“What! all this agitation simply because he would not see Odette till tomorrow, exactly what he had been hoping, not an hour before, as he drove towards Mme Verdurin’s. He was obliged to acknowledge that now, as he sat in that same carriage and drove to Prevost’s, he was no longer the same man, was no longer alone even – that a new person was there beside him, adhering to him, amalgamated with him, a person whom he might, perhaps, be unable to shake off, whom he might have to treat with circumspection, like a master or an illness. And yet, from the moment he had begun to feel that another, a fresh personality was thus conjoined with his own, life had seemed somehow more interesting.”
I was looking at my page counts and realized that my average for Proust pages per week (or PPPW) is forty. But this week I read seventy-five pages. Just goes to show you that there’s nothing like dialogue and a plot to get a reader turning pages.
But this is page-turning in the Proustiverse. By more conventional narrative standards, things are still moving slowly. Swann meets Odette. She’s pretty, but not really his type. She’s not that bright either, but Swann’s been told that they might come to an “understanding”, so I guess brains aren’t that important. She introduces him to M and Mme Verdurin, and he goes to their house every night to see Odette. She reminds him of the biblical Zipporah, as depicted by Botticelli in the Sistine Chapel fresco. Maybe she is kind of beautiful after all. Every night he spends the first part of the evening with another woman, then goes to the Verdurin’s and at the end of the night drives Odette home. It’s a pleasant way to spend his time, comfortable with the assurance that she is happy to see him, but not so attached to her as to cause any kind of emotional distress. Just the sort of relationship that he’s used to. One night he goes to the Verdurin’s late and she isn’t there! He spends the rest of his evening searching for her in the restaurants and streets of Paris. Then, as he’s about to give up and go home, there she is! That night their affair begins in earnest.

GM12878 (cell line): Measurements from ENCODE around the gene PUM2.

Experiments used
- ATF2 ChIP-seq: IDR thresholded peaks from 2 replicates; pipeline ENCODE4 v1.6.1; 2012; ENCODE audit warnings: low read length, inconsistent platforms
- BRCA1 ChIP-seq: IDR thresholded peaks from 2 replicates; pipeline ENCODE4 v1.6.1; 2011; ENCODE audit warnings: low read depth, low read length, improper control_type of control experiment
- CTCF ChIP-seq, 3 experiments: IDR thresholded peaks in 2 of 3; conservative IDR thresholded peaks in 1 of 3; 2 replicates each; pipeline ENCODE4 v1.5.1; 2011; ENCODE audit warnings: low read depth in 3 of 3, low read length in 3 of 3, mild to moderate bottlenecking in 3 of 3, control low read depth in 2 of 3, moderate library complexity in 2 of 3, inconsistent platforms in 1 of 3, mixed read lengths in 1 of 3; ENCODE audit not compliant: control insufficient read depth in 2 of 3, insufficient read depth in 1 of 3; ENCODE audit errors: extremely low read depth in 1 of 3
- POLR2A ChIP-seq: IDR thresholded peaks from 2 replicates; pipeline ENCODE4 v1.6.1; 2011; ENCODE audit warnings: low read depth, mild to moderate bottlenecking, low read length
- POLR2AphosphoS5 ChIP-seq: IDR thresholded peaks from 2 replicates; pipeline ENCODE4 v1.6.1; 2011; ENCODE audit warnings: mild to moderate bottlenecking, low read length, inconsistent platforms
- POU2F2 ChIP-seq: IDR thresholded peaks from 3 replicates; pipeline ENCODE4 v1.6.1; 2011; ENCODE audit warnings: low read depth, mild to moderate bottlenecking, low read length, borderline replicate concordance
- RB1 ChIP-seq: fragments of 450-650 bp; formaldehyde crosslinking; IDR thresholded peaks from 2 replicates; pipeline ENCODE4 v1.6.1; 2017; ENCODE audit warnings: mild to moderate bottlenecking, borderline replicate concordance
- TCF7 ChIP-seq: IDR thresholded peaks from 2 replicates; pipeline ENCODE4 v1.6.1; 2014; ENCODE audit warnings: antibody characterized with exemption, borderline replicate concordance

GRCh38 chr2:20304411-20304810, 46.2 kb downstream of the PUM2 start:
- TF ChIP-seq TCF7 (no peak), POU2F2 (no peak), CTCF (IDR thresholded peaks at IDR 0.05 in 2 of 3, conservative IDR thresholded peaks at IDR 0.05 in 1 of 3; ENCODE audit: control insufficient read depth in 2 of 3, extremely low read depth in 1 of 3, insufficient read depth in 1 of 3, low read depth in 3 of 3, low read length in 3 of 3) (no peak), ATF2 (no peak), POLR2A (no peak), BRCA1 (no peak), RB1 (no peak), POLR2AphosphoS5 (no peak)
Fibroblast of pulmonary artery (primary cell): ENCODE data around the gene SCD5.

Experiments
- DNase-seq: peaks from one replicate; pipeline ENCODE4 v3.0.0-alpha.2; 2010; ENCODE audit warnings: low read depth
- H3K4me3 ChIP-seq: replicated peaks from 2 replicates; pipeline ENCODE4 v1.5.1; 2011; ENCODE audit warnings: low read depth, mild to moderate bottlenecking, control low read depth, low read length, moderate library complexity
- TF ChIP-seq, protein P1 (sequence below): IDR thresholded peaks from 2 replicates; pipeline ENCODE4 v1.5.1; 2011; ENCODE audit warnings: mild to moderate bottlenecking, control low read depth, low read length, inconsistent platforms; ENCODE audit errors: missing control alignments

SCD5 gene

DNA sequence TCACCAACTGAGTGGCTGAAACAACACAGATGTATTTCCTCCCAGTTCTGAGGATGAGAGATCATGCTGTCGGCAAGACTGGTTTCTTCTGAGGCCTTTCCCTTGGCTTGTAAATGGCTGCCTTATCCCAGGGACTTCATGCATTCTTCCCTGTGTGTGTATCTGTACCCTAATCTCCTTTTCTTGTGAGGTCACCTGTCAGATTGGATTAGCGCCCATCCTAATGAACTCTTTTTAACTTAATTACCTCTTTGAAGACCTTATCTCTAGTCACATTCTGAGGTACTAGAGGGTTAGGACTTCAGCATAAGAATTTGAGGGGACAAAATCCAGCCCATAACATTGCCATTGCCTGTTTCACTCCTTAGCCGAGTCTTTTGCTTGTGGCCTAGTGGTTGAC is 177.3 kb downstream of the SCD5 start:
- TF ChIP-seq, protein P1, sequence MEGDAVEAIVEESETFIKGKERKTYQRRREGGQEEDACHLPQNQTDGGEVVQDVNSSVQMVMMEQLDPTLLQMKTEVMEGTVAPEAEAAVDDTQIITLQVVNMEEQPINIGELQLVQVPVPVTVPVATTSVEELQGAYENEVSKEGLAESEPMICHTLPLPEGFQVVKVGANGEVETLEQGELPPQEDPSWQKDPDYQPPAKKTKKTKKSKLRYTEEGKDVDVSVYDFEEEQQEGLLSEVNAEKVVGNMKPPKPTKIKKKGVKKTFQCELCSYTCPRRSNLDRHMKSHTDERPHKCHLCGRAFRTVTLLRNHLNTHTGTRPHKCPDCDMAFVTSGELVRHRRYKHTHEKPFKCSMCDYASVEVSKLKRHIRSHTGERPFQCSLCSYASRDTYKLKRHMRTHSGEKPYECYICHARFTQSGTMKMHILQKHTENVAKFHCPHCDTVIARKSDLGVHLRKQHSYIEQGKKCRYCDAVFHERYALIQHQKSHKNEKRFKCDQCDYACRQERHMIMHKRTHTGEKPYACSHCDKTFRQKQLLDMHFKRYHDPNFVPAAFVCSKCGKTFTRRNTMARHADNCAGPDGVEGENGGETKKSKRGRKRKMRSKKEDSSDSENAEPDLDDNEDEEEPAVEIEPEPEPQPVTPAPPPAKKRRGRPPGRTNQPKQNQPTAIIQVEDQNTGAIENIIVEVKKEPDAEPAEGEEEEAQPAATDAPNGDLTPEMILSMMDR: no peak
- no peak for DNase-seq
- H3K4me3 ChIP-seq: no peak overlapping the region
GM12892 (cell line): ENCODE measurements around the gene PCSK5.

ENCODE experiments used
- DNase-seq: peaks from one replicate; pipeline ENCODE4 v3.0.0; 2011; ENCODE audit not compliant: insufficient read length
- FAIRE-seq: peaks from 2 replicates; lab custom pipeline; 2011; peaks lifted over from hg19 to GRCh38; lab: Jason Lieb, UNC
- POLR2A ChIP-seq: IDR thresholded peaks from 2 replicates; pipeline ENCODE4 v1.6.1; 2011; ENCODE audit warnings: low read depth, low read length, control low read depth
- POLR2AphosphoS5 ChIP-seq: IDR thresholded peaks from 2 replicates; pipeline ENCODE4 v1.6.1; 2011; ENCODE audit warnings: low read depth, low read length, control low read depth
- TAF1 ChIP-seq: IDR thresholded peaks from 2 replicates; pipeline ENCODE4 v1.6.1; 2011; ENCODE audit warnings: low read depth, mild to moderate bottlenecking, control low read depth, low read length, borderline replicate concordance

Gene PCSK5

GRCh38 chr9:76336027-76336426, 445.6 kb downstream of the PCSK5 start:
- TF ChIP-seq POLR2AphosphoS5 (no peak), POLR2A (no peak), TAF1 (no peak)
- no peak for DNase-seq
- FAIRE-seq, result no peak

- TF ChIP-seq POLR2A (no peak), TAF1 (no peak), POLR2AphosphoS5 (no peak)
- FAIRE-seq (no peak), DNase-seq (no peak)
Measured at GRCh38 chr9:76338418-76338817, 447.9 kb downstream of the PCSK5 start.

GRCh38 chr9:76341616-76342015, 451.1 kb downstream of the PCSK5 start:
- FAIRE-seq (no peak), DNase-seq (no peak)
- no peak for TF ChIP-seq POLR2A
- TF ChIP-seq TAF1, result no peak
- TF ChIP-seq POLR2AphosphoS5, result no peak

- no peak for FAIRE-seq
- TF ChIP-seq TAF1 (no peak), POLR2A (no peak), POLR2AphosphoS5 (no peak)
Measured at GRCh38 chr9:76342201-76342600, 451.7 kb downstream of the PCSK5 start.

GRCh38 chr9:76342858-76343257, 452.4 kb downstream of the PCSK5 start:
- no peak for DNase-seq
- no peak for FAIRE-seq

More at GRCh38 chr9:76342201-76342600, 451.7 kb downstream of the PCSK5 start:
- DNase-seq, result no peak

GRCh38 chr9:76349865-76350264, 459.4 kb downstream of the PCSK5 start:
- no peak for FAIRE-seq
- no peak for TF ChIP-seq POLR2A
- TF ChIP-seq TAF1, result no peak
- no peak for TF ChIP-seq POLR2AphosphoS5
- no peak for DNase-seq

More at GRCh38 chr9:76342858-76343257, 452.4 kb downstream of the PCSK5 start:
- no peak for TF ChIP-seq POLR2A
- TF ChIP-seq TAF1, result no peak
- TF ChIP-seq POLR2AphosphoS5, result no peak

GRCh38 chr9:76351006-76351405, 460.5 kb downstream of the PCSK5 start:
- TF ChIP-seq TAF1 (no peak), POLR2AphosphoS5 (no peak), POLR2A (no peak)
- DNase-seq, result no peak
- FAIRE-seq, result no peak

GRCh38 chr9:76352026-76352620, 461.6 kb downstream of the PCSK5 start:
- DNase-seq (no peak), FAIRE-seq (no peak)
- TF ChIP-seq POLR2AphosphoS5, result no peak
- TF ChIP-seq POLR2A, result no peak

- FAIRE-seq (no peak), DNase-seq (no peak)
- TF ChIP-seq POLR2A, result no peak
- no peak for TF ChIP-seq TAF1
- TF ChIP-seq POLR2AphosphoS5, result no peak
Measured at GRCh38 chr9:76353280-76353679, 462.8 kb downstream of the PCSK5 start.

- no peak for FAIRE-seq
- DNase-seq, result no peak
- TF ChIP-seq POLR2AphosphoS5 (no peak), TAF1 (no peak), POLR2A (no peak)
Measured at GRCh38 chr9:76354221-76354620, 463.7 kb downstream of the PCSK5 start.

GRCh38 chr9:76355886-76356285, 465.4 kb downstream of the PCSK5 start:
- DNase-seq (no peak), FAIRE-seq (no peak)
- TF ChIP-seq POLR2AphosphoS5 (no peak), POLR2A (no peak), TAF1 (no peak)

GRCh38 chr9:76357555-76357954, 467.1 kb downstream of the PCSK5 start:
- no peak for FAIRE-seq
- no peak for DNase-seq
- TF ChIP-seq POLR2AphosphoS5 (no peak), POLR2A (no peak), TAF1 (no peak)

Of course this glib synopsis doesn’t really tell you what happens. Because in Proust, as in life, it’s not what happens that’s important, it’s how people feel about what happens. The pleasure in reading Swann in Love (one of the pleasures – the supporting characters and dialogue rival Dickens) is in the description of how Swann falls in love. Or rather, how he drops into love, carefully placing his shoes beside his towel, dipping first one toe in, then a few steps forward and he’s swimming. It’s lovely, really, this summer day. Nothing could be finer than that feeling of mastery as your body knifes through the water. Until that huge wave hits you with a cold, green slap, and you’re sucked under, gasping for air.
“For then the die is cast, the person whose company we enjoy at that moment is the person we shall henceforward love. It is not even necessary for that person to have attracted us, up till then, more than or even as much as others. All that was needed was that our predilection should become exclusive. And that condition is fulfilled when – in this moment of deprivation – the quest for the pleasures we enjoyed in his or her company is suddenly replaced by an anxious, torturing need, whose object is the person alone, an absurd, irrational need which the laws of this world make it impossible to satisfy and difficult to assuage – the insensate, agonising need to possess exclusively.”